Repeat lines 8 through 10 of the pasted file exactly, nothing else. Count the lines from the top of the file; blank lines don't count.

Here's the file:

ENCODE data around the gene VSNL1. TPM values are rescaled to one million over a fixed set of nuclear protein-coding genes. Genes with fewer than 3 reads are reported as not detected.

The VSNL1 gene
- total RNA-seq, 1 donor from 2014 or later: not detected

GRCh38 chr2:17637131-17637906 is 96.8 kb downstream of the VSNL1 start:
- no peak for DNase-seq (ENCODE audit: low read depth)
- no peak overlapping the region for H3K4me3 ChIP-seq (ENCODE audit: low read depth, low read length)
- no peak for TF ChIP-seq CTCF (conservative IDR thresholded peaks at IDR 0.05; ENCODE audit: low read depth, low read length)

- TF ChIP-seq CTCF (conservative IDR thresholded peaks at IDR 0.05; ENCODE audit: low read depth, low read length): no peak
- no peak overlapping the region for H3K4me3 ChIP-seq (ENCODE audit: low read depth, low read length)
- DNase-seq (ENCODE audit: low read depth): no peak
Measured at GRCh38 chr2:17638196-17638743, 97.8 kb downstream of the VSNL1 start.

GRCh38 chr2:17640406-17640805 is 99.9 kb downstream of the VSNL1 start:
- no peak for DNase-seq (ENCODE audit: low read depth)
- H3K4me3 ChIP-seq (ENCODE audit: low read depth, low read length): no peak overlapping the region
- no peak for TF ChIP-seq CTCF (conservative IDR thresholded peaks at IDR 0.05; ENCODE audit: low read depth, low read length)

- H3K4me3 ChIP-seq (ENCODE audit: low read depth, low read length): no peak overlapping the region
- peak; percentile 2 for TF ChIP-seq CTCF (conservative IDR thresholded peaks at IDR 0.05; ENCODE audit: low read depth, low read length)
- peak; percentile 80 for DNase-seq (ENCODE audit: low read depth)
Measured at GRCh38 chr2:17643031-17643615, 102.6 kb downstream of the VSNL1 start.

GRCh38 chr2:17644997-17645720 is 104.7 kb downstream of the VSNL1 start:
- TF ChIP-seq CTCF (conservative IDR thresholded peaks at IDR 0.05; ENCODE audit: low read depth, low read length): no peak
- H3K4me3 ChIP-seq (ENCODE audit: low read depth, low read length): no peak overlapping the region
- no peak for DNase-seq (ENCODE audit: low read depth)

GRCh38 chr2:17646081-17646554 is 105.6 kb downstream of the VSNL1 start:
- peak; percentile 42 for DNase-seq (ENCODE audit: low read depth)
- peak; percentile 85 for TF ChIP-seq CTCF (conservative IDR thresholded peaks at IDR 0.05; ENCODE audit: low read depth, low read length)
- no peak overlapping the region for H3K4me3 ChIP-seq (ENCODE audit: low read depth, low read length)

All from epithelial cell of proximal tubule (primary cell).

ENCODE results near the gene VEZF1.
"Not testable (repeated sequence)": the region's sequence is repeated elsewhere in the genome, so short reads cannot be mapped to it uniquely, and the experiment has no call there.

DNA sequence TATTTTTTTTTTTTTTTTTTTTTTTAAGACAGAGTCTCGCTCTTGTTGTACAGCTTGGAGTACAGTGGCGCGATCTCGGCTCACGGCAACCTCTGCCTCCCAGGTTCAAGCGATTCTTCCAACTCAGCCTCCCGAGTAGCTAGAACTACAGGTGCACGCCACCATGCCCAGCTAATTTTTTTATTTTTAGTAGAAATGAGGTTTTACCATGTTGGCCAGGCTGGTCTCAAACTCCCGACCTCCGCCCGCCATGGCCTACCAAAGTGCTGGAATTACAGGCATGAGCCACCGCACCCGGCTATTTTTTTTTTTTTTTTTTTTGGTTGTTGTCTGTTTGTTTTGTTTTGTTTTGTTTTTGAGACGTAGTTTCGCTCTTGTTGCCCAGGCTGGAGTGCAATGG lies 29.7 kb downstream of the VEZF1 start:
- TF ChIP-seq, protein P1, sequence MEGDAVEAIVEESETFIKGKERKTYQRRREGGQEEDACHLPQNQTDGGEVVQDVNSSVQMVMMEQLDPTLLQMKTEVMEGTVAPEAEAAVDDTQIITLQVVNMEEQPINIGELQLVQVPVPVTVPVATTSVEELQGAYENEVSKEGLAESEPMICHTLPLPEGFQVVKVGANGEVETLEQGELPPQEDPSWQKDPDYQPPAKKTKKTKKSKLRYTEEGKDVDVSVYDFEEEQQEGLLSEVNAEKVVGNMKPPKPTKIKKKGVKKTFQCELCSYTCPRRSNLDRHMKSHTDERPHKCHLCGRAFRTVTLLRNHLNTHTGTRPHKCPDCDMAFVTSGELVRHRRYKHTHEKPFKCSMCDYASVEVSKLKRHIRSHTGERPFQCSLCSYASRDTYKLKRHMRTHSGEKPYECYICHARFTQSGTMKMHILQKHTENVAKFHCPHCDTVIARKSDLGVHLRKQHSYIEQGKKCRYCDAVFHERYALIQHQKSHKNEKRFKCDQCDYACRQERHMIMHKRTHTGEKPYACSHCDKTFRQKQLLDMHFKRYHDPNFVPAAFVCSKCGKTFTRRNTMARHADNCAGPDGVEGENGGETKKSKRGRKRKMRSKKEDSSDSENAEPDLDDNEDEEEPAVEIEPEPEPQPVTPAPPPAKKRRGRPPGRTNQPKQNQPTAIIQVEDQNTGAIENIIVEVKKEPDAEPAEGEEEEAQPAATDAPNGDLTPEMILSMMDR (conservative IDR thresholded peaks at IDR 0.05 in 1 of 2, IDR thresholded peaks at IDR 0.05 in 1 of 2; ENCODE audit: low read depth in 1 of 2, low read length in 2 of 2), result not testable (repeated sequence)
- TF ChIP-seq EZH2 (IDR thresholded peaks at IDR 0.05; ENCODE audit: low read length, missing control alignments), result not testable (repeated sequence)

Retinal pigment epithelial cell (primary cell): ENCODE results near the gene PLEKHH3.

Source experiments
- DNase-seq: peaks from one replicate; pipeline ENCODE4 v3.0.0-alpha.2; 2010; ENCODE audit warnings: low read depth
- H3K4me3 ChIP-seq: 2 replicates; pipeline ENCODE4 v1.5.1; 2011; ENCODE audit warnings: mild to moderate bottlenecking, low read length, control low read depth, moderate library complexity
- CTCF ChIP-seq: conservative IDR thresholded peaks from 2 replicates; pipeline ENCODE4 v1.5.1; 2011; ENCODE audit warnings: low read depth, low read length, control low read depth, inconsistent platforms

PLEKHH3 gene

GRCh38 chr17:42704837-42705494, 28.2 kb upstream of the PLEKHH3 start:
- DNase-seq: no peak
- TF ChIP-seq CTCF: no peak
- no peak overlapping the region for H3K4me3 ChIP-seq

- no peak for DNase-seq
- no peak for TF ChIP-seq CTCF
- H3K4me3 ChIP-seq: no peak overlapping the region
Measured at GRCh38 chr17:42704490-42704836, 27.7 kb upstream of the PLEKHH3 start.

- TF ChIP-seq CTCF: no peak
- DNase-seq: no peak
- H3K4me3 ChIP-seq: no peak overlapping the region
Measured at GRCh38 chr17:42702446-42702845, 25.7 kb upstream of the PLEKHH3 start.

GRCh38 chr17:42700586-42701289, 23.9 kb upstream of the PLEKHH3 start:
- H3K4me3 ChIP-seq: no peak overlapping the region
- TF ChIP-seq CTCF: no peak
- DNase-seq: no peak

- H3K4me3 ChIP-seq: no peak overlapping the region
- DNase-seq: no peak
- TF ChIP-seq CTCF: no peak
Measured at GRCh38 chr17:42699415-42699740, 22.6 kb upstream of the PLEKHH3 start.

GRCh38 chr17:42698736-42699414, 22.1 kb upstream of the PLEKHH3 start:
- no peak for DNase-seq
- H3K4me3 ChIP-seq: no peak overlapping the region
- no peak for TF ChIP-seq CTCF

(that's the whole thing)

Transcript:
- TF ChIP-seq CTCF (conservative IDR thresholded peaks at IDR 0.05; ENCODE audit: low read depth, low read length): no peak
- no peak overlapping the region for H3K4me3 ChIP-seq (ENCODE audit: low read depth, low read length)
- DNase-seq (ENCODE audit: low read depth): no peak